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David at Deus ex Machiatto turns his discerning and well-trained eye to the MF mess. He basically concurs with my initial diagnosis that what brought down MF was increased haircuts on its repo trades. He concludes:

It seems much more likely to me that Corzine et al. didn’t understand the repo haircut risk – a modern phenomenon – than that they were rogues. Or, to use my own slang, this is a cockup not a conspiracy.

This would indeed be a cockup of massive proportions, and an ironic one to boot. Adjustment of repo haircuts is analogous to marking-to-market and variation margining in the futures world–which one of the world’s largest futures brokerages deals with on a daily basis. Did they think that this wasn’t an issue in repo? The very newness of the phenomenon should have put them on warning.

As David explains in his excellent and very readable book Unravelling the Credit Crunch, mark-to-market gives rise to risks throughout the life of the trade. Included in these risks are risks to fundamentals–in this case, changes in the likelihood of default on Italian, Portuguese, etc. bonds. But they also include changes in risk tolerance/risk aversion–the market price of default risk. They also include liquidity risks: Market prices change with liquidity conditions as well as fundamental conditions. In a mark-to-market mechanism, these risks combine to give rise to funding risk: You have to be able to access liquidity in order to make the cash payments obligations caused by changes in market prices driven by any or all of these factors.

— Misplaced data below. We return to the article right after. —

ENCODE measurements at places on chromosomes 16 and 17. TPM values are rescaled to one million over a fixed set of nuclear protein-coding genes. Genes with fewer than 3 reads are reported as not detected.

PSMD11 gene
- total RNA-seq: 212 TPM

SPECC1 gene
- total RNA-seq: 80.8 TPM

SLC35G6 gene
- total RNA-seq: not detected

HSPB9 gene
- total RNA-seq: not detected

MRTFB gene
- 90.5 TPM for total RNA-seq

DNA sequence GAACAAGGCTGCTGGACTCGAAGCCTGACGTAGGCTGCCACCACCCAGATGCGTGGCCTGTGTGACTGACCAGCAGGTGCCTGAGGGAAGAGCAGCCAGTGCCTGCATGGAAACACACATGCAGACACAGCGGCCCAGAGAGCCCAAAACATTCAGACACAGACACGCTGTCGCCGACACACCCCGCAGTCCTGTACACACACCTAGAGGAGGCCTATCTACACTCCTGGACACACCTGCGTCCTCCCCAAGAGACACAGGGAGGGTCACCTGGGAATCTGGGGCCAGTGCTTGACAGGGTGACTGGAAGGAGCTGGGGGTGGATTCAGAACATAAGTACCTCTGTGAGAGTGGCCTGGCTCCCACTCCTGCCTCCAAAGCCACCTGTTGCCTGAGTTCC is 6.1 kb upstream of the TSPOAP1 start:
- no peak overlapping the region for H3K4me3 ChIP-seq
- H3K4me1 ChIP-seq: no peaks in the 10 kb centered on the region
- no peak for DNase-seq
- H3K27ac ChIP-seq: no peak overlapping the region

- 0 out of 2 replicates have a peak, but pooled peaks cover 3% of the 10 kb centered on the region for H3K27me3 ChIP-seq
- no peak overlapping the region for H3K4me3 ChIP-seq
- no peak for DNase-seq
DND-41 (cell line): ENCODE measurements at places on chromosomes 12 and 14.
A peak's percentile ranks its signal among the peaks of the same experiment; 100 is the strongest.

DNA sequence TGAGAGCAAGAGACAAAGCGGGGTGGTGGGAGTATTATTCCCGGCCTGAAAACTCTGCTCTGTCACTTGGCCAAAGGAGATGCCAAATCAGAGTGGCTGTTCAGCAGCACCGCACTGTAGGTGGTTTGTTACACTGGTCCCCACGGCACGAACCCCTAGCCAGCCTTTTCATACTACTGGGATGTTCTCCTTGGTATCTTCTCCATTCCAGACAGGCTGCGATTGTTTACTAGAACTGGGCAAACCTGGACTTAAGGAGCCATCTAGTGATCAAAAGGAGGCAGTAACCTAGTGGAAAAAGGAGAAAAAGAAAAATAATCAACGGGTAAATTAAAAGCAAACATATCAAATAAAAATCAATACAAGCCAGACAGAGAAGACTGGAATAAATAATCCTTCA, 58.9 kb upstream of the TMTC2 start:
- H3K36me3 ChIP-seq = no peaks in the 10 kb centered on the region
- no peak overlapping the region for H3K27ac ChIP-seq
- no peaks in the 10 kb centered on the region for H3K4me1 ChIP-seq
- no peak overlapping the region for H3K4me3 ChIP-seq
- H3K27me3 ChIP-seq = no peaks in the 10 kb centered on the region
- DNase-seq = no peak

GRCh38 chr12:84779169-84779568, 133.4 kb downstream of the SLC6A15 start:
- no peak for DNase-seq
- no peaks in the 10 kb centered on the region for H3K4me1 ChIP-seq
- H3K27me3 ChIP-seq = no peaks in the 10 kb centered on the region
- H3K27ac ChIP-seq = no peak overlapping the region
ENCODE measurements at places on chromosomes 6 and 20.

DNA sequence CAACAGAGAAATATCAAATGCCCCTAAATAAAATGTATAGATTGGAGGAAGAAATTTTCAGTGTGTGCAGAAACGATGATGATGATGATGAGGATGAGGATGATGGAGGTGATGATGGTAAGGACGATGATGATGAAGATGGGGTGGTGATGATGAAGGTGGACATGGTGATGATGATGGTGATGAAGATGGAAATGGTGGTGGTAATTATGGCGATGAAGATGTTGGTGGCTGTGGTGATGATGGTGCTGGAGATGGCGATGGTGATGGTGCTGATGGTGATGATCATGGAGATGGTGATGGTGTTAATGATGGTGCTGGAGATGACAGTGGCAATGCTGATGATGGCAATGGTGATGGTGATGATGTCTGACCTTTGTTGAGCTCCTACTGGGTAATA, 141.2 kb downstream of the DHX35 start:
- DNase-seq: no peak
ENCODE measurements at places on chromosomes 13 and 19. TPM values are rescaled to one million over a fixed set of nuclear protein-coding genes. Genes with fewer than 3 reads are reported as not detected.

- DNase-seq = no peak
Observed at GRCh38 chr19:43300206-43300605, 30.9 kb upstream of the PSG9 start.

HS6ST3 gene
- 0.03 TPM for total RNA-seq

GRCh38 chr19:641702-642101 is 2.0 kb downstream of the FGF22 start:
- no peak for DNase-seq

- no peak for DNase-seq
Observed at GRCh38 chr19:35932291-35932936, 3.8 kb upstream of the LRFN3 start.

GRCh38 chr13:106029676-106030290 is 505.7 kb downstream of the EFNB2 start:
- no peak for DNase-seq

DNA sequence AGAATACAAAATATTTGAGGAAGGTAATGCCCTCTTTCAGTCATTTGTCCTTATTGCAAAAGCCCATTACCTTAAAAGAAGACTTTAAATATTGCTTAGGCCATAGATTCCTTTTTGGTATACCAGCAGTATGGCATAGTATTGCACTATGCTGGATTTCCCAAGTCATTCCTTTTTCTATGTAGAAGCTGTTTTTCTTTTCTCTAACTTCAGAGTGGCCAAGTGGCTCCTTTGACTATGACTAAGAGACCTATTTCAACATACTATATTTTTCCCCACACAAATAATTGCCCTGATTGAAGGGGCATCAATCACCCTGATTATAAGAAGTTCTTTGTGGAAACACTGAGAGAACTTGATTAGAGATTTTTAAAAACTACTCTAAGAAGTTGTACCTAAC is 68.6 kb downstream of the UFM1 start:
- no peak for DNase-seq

These considerations are second nature–hell, fifth nature–to anyone who trades futures with their rigorous mark-to-market and variation margining mechanism. That is MF’s bread-and-butter, so it should have been particularly conscious of this issue. Any trading strategy has to be made, and funding for it provided, based on an assessment and understanding of these risks. Did Corzine really, truly not understand this was relevant for the repo trades in question? That would be negligent beyond belief. At the very least, he should have asked the question: What are the funding risks over the life of this trade? You should ask that about any and every trade you make.

In other words, Corzine’s trading strategy was either grossly negligent in its failure to take into account important risks (which seems to be David’s interpretation), or extremely reckless in its disregard thereof.

Cockup would be an understated description if Corzine did not ask this question, and take these risks into account. Or perhaps he did, but thought they were worth running. No, not a conspiracy, but an indication of a substantial willingness to take risk and/or a colossal deprecation of those risks.